ARM Announces Record Profits, Dismisses Rumors of Apple Takeover
The Daily Telegraph reports that ARM Holdings, the design firm behind the processors used in Apple's iPhone OS devices and the subject of recent rumors that Apple might be looking at an acquisition, has announced record sales, revenue, and profits for the first quarter of 2010. In particular, chief executive Warren East cited the iPhone and its stimulation of the entire smartphone industry as key drivers for ARM's growth, and pointed to the iPad as another opportunity for the company.
"The iPhone acted as a great stimulus to encourage competitors to develop products to beat the iPhone," he said. "The iPad looks like it has set the competitive bar again, and will stimulate people to do a lot of other creative things."
The report also notes that East "dismissed" the rumors of an Apple buyout, following up on comments he made last week arguing against the need for Apple or any other company to make an acquisition.
Research firm iSuppli yesterday also released its own fact sheet on the Apple-ARM situation, outlining several reasons why an acquisition of ARM makes little strategic sense for Apple.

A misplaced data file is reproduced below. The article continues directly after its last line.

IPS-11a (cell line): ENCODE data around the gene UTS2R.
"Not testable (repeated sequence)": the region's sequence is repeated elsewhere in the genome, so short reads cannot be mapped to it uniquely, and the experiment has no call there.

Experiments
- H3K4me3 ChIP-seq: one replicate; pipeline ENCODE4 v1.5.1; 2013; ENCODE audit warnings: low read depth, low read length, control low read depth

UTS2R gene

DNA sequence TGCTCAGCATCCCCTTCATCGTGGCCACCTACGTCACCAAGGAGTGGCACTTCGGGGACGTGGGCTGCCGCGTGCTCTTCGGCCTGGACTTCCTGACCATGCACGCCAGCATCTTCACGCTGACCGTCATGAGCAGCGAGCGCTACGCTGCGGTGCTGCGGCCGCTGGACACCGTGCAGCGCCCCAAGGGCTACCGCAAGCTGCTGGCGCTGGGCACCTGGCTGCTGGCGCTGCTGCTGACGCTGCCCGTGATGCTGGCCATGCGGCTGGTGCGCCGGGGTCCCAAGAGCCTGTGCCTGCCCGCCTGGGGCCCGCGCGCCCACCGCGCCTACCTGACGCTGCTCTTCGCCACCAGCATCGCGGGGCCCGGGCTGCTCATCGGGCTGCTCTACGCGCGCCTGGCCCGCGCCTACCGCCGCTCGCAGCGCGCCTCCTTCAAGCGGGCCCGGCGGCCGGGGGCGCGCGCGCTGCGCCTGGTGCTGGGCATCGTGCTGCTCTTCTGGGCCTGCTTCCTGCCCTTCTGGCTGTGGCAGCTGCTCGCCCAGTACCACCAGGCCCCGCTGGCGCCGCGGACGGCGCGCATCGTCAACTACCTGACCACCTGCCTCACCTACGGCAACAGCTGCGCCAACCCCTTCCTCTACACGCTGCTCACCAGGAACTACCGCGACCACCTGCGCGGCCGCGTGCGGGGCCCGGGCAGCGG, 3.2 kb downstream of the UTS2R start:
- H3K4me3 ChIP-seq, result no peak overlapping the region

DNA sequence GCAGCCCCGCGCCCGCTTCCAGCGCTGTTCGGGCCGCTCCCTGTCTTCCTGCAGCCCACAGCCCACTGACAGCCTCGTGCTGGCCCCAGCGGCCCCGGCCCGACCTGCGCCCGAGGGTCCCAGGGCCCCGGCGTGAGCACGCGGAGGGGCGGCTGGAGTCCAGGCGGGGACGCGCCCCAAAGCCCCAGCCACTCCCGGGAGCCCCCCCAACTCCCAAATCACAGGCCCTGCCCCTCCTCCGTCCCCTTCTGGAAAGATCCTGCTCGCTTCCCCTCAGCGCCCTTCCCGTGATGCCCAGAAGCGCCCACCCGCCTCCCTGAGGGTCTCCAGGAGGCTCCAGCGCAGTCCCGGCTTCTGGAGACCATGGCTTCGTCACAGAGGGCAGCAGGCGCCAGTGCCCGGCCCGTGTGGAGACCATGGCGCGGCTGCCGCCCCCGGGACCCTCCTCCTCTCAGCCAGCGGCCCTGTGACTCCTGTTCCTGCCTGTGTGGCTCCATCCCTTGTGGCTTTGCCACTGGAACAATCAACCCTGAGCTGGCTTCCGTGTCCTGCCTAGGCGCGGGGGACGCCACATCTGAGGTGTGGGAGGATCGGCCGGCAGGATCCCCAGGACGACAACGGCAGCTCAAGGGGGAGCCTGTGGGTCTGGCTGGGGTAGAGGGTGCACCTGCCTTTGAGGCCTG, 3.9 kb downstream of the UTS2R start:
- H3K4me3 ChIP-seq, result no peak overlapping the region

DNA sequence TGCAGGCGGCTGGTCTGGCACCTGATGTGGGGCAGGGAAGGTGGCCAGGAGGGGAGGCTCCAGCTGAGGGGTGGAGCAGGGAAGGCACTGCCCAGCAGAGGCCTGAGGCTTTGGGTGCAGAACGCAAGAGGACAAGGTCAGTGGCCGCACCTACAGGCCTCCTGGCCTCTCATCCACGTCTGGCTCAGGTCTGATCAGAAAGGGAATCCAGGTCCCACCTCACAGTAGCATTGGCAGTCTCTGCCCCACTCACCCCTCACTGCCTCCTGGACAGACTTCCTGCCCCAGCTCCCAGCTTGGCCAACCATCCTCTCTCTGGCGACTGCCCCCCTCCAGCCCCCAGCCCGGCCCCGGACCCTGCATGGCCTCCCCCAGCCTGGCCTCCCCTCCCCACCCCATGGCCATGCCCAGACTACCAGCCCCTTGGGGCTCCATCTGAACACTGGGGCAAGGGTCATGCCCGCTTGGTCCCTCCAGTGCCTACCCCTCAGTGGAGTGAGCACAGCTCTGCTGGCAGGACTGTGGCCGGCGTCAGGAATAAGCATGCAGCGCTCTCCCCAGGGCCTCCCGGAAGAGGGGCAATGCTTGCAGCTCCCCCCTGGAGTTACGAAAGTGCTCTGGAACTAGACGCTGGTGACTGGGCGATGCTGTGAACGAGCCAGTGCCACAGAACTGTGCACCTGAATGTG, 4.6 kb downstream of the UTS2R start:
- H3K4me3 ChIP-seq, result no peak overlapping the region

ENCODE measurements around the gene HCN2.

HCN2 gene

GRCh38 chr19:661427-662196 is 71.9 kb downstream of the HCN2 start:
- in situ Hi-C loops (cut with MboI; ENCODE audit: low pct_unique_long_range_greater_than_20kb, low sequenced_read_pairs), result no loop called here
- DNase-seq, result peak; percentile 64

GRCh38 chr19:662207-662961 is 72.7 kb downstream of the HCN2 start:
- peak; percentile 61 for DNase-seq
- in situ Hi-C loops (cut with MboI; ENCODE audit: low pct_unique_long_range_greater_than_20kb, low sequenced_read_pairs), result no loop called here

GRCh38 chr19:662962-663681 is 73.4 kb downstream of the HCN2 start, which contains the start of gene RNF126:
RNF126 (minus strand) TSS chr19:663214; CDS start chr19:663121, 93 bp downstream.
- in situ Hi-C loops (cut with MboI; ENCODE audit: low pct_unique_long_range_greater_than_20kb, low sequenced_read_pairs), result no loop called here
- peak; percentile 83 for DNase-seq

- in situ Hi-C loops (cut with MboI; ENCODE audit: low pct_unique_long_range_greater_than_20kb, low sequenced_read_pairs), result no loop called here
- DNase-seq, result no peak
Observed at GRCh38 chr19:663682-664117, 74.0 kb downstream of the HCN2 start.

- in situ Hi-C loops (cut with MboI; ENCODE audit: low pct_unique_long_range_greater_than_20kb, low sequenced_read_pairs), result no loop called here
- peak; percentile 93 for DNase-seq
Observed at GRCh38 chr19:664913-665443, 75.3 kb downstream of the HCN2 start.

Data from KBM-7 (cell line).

"Just because ARM's IP plays an important role in mobile devices, that doesn't necessarily mean ARM is of strategic value to Apple," said William Kidd, director and principal analyst, financial services for iSuppli. "iSuppli thinks ARM would represent a costly acquisition with little in the way of true strategic benefits. The acquisition would not give Apple's products a competitive edge/differentiating value. iSuppli also doesn't buy into prevailing speculation that there could be significant value in denying other competitors access to ARM's IP, since the majority of the impact would be felt by companies like Broadcom, Samsung and Texas Instruments, which are not exactly Apple's biggest rivals. In any case, there would be no visible end-market impact seen for two years at a minimum.
iSuppli also expects that other bidders would be likely to appear should Apple make a serious effort at acquiring ARM, as many chipmakers rely on ARM's technology, which would be difficult, time-consuming, and expensive to shift away from, and fear Apple's "inward-looking corporate style" could inhibit the freedom they currently have to work off of ARM's designs.